The purpose of this qualitative research study using a modified Delphi technique and secondary longitudinal data collected from the Bureau of Labor Statistics and the National Center for Education Statistics was to explore and understand reasons leading to the underrepresentation of women in the IT profession in the United States through the theoretical framework of gender theory, voluntary employee turnover, and career change. Reports of the underrepresentation of women in the IT workforce created the need to understand how to retain mid-career American women in the IT profession. The Delphi panel identified top ranked reasons for the underrepresentation of women in IT as: (a) barriers to returning to IT work following a break in employment, (b) technical competence, (c) age, (d) education programs, (e) male-dominated workplace, (f) perceived as less technical, (g) the glass ceiling, (h) the old boy’s network, (i) work-life balance, (j) burnout, (k) stress, (l) 24/7 work schedules, and (m) job satisfaction. The secondary longitudinal data (1990 to 2011) revealed that male participation in the IT profession doubled since 1990, explaining the significant change in representation of women in the IT workforce. The recruitment of women did not keep pace with the recruitment of men into the IT profession. The recession that took place from 2007 to 2010 affected the retention of women in the IT workforce by limiting the unemployment rate of female IT professionals to 2% when the unemployment rate for the U.S. female workforce was 4.5%. The Delphi panelists offered recommendations to organizational leaders on retaining mid-career American women in the IT profession.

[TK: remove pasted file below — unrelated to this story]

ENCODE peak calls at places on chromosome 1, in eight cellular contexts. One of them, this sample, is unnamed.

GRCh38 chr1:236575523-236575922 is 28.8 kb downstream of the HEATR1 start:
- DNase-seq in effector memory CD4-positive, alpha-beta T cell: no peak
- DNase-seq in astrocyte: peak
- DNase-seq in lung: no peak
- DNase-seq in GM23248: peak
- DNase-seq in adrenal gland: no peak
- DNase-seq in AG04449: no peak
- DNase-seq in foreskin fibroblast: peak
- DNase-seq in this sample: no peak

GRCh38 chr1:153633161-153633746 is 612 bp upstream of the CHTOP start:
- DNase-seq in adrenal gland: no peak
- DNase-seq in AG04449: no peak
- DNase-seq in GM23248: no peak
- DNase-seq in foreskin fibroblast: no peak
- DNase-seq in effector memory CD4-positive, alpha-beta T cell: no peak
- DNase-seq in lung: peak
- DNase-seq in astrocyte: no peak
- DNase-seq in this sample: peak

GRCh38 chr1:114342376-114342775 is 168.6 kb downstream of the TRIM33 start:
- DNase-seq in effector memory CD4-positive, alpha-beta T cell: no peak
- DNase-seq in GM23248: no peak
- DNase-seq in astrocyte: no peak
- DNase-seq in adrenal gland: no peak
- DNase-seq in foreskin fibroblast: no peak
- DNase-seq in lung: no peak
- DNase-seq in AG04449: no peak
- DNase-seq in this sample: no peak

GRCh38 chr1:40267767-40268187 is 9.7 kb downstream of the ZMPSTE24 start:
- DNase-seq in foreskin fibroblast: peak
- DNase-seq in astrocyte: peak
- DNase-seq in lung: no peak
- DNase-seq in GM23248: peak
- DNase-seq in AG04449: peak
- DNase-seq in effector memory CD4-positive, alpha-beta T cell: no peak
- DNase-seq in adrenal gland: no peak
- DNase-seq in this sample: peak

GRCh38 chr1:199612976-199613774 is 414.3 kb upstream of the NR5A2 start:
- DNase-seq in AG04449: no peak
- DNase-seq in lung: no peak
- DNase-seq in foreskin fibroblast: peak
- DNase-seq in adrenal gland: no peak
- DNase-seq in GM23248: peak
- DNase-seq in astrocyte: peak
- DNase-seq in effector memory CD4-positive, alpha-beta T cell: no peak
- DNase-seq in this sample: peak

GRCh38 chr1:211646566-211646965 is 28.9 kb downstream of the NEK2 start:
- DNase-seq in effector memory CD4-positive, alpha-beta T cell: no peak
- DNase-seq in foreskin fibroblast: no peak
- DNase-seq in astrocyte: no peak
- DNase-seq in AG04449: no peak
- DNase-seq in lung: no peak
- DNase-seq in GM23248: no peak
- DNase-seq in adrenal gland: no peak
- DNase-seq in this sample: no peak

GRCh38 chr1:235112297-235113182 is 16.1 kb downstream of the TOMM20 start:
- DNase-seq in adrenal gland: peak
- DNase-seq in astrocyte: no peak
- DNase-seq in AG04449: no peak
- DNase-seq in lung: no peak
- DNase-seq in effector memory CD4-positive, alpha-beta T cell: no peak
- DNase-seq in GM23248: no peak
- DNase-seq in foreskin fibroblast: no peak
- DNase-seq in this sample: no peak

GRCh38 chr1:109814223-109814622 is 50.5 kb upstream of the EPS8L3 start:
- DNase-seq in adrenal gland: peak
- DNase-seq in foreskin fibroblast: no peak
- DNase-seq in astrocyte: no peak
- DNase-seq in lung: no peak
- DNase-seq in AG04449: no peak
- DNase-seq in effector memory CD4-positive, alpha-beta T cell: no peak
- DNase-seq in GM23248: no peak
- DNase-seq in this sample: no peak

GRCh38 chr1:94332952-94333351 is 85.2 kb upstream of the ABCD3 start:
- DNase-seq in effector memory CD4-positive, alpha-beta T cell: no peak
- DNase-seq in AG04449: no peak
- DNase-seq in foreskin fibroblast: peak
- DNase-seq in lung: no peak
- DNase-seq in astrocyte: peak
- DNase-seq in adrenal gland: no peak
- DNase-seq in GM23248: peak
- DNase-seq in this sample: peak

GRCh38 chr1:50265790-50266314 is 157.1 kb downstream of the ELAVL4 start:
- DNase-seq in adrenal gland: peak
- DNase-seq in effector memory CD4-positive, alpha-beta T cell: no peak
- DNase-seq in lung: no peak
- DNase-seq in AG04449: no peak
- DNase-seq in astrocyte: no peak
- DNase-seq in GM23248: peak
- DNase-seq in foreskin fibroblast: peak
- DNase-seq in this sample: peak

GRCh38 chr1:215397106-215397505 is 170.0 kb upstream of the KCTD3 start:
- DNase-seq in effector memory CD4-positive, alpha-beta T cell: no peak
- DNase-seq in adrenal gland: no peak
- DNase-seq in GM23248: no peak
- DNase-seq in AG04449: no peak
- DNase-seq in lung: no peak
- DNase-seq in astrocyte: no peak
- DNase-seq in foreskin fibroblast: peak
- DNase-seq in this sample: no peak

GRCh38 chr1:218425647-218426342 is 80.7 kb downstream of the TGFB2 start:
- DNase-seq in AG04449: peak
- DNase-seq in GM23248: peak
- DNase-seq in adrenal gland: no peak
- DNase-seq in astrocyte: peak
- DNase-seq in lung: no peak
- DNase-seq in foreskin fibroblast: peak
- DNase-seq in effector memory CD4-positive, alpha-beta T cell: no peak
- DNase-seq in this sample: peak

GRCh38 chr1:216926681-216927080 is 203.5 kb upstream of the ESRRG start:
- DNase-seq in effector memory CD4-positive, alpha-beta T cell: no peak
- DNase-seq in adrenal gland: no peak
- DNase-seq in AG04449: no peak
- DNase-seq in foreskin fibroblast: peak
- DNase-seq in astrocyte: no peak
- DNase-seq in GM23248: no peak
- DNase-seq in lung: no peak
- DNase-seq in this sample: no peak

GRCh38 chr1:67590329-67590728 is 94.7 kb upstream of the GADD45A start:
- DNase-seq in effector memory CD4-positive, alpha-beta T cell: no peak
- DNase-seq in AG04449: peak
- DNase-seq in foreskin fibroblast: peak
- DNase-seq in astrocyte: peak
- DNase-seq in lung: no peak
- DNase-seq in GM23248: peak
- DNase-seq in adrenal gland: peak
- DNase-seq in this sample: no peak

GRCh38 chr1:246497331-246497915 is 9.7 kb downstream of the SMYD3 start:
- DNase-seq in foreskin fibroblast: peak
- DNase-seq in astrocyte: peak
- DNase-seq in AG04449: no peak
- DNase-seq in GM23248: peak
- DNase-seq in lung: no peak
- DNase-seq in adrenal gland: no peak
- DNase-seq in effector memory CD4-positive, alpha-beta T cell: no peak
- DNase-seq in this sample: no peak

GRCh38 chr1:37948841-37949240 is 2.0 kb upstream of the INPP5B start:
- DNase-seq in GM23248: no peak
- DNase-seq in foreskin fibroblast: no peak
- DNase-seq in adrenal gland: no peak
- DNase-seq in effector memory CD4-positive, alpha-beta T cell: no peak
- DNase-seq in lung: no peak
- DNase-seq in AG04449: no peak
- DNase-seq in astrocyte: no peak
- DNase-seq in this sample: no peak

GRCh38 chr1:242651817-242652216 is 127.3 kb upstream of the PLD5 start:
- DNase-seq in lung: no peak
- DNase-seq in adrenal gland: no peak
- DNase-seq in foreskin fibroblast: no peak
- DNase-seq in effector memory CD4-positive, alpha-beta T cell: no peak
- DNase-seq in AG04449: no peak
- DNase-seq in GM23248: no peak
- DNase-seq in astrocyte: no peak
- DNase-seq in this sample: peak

|School:||University of Phoenix|
|School Location:||United States -- Arizona|
|Source:||DAI-A 76/10(E), Dissertation Abstracts International|
|Subjects:||Management, Information Technology, Gender studies|
|Keywords:||It workforce, Job satisfaction, Voluntary employee turnover, Women in it, Work life balance|
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